The aspect of Mercedes’ electric flagship that we didn”t get to see in Frankfurt…
At the Frankfurt Motor Show, the Mercedes Vision EQS was undoubtedly one of the stars, but the doors to its completed interior remained firmly locked. At the Tokyo Motor Show those doors finally opened to the public and the amiable Holger Hutzenlaub, head of interior projects, was on hand to point out some of its key features to Car Design News.
One of the key differences in the EQS’ bright white cabin layout compared to current production Mercedes interiors is the angle and positioning of the dashboard, which slopes forward and slightly away from the driver rather than acting as an intimidating and solid-feeling wall. Accented by longitudinally-arranged metal pinstripes and four sets of slim twin air vents, the driver information is projected on to the clean space where a conventional IP arrangement would normally be situated.
Infotainment screens elsewhere, like on the up-sloping centre console, only reveal themselves ‘on demand’ by proximity sensors knowing when your hand is near. Lighting that highlights the basic outlines of the seats and IP would appear to be only ambient, but they also turn out to have a good function too. Hutzenlaub says the EQS is a Level 3 autonomous vehicle with exterior sensors that can detect cyclists and pedestrians nearby, and then trigger the interior lights closest to them to turn them red, alerting the driver to their proximity and specific location (see photo). When all is clear, it reverts back to blue.
The elegant four-seat layout is luxurious but far from glitzy, and this ‘paring back’ of information until required is all part of the plan: “We wanted more space and less distraction,” explains Hutzenlaub, “and for everything in the car to support the occupants’ experience.” It’s one of the aspects that was key to the Mercedes design team’s desire to create a calm space that is easy to use.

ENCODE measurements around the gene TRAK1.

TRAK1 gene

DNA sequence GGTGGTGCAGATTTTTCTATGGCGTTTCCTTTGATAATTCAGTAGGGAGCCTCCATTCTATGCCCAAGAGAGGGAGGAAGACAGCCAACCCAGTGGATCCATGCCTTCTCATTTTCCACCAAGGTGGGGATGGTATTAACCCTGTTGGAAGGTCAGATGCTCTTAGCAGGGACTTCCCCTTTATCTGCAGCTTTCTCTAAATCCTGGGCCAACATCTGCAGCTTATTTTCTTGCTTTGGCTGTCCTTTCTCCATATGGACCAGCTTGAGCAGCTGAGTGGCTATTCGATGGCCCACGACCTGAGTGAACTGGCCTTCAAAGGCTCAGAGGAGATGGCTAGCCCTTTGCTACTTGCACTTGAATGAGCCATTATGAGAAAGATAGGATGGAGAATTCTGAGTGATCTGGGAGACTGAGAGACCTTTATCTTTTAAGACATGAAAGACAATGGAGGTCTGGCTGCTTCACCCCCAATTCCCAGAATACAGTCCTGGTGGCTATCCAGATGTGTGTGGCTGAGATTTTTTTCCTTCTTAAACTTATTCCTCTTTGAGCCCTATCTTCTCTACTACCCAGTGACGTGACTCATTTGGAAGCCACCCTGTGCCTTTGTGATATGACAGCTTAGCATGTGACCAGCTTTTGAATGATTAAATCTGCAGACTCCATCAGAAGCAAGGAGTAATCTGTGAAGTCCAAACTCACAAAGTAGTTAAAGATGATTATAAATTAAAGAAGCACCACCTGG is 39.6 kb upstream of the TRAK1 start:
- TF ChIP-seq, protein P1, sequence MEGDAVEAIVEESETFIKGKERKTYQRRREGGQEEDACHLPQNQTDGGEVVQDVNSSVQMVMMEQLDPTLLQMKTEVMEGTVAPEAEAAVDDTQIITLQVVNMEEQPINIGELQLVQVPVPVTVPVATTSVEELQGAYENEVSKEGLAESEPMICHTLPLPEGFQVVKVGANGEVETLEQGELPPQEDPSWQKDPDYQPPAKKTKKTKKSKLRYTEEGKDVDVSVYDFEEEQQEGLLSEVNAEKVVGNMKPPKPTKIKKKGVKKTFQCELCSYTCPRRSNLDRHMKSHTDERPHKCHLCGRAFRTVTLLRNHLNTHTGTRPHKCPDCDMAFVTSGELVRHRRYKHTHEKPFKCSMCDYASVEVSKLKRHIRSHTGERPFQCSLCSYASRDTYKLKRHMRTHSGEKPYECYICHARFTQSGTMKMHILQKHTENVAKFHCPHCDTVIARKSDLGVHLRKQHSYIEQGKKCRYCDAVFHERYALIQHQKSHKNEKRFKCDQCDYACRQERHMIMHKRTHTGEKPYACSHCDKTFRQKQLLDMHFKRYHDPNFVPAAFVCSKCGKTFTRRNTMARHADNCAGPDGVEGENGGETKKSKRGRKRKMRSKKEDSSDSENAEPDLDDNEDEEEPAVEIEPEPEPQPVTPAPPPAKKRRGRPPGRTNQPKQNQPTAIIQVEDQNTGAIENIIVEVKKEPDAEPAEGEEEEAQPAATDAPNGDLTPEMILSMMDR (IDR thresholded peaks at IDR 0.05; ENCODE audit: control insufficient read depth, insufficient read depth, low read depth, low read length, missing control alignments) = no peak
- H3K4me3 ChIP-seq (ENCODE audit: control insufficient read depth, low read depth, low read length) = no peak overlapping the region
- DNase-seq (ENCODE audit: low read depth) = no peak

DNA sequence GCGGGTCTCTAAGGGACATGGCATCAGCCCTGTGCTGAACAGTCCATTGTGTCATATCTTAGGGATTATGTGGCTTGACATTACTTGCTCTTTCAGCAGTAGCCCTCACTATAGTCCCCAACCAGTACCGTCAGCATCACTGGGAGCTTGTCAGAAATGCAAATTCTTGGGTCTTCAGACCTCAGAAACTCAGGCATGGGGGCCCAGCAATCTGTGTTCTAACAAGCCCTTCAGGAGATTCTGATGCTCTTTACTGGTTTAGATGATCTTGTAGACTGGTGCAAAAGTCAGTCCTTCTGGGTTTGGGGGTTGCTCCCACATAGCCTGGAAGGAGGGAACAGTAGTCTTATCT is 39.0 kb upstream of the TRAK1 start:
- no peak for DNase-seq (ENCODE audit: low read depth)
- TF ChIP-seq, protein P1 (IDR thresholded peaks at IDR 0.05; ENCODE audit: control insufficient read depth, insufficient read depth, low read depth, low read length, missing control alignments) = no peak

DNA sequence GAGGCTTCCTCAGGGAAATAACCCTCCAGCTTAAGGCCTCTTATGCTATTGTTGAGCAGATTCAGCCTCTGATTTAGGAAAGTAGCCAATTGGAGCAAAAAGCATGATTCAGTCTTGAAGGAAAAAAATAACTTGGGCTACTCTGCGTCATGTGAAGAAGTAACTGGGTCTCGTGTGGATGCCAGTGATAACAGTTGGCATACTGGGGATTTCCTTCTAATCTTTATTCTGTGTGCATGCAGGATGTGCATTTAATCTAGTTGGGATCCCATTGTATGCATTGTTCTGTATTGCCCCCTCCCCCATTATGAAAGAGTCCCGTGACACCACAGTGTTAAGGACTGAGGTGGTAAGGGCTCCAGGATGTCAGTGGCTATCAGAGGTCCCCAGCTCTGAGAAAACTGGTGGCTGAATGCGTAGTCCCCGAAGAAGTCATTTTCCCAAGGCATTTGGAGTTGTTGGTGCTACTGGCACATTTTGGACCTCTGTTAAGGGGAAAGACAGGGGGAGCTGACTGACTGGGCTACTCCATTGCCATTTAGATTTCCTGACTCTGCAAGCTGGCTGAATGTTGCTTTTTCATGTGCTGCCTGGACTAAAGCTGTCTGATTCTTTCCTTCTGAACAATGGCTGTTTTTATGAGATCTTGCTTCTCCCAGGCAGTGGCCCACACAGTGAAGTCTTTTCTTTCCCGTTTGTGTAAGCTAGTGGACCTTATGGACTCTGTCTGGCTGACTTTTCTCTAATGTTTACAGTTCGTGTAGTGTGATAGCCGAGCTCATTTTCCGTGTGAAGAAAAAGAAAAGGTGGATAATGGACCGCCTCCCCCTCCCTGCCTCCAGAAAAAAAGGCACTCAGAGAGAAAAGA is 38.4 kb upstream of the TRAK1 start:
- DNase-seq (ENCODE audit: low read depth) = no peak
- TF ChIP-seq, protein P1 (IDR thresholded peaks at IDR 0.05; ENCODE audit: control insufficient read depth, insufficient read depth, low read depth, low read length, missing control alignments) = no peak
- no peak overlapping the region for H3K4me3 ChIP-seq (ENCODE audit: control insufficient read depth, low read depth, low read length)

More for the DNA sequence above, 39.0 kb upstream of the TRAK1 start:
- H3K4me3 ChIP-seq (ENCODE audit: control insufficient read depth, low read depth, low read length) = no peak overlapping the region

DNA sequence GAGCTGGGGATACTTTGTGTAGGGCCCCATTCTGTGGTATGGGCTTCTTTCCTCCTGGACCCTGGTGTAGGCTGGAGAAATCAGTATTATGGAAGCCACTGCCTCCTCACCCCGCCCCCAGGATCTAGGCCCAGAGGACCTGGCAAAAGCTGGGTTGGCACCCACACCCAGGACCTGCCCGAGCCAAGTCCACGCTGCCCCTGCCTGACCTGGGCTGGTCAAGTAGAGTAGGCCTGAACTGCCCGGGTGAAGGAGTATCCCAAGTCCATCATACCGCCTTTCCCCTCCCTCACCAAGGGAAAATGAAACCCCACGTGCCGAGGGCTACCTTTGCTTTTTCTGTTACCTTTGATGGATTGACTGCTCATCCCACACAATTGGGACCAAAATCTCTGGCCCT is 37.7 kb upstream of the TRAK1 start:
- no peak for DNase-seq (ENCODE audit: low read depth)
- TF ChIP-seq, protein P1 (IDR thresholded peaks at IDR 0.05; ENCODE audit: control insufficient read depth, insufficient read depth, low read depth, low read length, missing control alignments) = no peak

He also said that the interior team had to work hard on the angle of the dashboard in relation to the windscreen to avoid reflections and maximise the readability of the projected information – and conceded that further work might be required to make sure the production version is functionally robust in this regard. That suggests some of the tech within this Vision concept might not make the first EQS production model that’s due in 2022. Hutzenlaub did say the basic interior architecture and the overall floating and light-filled theme would remain though. His interior boss Hartmut Sinkwitz has already confirmed that the longitudinal, slim and twin-vent design will also make production soon adding, “we won’t have chrome rings around everything anymore.”
“What we’re working on in the next few years is the transformation of luxury to be more sustainable,” adds Hutzenlaub. Accordingly the EQS showcases a knitted textile headliner partially made from recycled materials and artificial leather by supplier Dinamica. In conclusion, Mercedes was far from the headline act in Tokyo but its presence with such a strong concept and with a new element to show in its interior – when all other significant European makers stayed away – was respectable and laudable.